VB: Someone has mentioned to me, an analyst, that this might be one Nvidia chip against three Intel chips. The cost might be something to consider, as well.
Winter: We’re not really talking price yet. One thing we’ve spent a lot of time benchmarking recently is to understand the ratio of how important the deep learning is — I would tell you, from an Intel perspective and a Mobileye perspective, not everything you do in the vehicle requires that kind of deep learning and AI compute. Some things run really well on a CPU. The combination of the two — you can take advantage of the higher CPU and combine it.
We can do different combinations. Our solution is really two Atoms in a Denverton platform. That’s the solid solution between the two of them, between the Atom processor and combining these two together. It gives you the flexibility to optimize. That’s the architecture we’re going for versus, in the case of Xavier, you just have to keep adding Xaviers that all do the same thing. You don’t get that opportunity to balance and take advantage of some tasks in the vehicle that really benefit from high power and low wattage. If you look at the wattage on these two, this is hot. That’s going to be a challenge.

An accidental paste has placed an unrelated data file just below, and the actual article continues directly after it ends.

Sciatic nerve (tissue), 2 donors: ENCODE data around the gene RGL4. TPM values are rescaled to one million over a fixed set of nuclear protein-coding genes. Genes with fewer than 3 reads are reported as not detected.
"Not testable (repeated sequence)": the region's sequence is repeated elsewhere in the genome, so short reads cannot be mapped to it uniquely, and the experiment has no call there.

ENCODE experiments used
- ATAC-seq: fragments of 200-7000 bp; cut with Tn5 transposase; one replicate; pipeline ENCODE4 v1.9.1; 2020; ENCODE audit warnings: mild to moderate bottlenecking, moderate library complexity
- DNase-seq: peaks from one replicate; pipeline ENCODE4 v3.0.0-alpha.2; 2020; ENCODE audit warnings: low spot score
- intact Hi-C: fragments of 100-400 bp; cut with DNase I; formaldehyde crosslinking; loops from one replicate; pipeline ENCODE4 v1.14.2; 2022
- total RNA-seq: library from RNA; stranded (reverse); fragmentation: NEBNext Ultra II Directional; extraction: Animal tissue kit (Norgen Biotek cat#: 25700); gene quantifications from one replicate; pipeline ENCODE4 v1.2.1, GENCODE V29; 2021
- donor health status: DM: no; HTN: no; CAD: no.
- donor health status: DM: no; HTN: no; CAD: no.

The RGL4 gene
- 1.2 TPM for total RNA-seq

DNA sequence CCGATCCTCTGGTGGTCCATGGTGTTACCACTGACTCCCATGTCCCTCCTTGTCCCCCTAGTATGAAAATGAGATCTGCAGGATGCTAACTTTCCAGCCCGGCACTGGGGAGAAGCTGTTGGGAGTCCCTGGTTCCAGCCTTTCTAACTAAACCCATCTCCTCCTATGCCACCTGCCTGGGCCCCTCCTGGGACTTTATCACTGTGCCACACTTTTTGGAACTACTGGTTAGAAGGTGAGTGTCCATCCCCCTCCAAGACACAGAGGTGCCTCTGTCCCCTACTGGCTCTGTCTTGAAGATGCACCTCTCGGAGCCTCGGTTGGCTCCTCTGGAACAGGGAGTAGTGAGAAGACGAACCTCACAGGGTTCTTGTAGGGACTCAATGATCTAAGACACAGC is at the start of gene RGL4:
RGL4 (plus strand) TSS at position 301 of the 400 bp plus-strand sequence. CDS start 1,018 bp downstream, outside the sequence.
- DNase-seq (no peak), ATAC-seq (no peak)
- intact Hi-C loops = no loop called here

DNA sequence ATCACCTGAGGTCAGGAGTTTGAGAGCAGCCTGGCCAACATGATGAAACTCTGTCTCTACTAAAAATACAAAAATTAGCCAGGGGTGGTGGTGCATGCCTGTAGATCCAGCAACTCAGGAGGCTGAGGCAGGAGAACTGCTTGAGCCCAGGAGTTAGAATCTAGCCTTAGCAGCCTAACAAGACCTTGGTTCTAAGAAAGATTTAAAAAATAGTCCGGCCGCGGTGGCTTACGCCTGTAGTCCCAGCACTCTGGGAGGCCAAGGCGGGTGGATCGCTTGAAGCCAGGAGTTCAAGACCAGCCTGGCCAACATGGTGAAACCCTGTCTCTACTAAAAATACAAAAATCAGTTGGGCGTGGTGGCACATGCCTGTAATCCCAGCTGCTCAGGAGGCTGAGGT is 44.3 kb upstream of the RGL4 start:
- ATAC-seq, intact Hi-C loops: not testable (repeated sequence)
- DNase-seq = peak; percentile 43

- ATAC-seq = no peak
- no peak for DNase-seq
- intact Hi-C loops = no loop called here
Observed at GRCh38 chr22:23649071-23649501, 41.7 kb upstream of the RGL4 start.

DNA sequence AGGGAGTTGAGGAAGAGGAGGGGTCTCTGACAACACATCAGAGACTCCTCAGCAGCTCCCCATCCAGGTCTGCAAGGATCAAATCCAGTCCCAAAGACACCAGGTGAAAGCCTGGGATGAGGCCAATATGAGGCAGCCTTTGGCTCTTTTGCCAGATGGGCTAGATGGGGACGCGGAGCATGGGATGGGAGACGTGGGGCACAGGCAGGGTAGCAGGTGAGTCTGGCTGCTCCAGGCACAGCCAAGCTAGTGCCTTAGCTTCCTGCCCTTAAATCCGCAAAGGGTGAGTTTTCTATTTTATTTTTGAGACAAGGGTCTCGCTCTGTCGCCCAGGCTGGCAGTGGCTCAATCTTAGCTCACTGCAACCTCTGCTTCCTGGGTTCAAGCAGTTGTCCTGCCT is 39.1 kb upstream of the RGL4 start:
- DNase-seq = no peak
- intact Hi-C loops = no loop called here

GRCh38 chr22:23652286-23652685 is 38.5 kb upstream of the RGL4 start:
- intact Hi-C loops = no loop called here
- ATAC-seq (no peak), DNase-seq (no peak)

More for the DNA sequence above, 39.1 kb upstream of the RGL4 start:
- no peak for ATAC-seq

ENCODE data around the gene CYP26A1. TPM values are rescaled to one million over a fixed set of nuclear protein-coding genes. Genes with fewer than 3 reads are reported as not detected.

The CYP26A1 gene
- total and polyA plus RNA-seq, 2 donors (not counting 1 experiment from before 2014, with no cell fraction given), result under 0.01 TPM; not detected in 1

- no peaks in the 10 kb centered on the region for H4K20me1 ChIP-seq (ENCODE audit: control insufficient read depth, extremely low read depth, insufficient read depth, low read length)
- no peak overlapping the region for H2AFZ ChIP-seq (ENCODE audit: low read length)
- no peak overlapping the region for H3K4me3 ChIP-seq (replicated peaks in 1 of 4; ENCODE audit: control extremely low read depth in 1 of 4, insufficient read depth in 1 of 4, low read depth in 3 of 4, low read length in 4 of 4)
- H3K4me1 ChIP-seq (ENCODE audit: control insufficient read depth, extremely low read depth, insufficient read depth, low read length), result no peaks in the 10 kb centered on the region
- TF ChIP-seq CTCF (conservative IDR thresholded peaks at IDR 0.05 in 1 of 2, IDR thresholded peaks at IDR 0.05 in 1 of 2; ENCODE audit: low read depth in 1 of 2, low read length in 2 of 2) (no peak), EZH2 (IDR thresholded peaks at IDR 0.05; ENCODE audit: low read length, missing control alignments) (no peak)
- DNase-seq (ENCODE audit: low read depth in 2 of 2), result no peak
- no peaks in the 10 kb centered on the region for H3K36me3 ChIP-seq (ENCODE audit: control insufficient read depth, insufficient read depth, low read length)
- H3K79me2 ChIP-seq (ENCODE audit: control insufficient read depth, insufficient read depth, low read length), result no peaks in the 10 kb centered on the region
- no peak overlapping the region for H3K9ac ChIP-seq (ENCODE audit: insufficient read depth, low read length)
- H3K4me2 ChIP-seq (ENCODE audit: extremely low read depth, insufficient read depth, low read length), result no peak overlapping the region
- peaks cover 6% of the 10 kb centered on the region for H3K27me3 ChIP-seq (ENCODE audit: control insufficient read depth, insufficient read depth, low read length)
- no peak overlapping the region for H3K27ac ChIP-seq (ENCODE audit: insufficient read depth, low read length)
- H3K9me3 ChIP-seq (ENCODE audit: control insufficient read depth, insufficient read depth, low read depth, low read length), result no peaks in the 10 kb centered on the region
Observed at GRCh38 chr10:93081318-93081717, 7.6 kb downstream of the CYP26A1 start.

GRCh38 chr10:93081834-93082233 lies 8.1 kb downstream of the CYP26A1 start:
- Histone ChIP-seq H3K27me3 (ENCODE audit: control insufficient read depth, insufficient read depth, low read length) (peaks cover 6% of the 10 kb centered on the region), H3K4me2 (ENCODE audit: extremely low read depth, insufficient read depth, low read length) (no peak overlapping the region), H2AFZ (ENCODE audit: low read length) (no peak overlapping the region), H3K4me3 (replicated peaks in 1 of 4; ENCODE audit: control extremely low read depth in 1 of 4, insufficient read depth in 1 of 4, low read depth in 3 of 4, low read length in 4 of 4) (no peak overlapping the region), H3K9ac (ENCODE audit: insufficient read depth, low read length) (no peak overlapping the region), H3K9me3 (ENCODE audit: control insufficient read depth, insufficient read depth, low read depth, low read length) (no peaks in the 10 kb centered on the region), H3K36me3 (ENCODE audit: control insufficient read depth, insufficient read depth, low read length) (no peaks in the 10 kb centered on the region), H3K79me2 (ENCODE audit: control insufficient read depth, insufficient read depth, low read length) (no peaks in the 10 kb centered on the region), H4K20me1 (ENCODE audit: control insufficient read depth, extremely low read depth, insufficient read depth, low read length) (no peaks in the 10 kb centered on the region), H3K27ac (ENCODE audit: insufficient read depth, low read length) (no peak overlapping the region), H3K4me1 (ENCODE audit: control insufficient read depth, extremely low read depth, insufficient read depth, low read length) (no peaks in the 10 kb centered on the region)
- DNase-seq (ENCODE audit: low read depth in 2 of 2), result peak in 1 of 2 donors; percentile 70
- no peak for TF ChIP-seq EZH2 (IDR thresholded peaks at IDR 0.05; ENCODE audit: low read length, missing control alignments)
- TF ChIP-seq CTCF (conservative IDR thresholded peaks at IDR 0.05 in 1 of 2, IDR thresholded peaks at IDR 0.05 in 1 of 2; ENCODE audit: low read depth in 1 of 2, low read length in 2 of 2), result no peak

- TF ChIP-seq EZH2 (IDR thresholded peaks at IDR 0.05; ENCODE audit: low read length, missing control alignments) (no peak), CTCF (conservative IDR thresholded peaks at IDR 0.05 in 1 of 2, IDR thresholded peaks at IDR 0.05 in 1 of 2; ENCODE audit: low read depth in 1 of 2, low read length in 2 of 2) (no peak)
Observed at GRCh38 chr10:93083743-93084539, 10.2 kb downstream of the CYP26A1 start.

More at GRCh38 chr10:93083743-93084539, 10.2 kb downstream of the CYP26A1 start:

So that’s how we’re approaching it. Low wattage and optimizing across what needs to be true AI and what can be taking advantage of CPU capabilities, which we know really well. And the deep learning piece, which of course is very strong.
VB: Nvidia has been saying GPU, GPU, GPU, and then they’ve learned that this might be more AI-specific. Do you think you’re learning the same thing?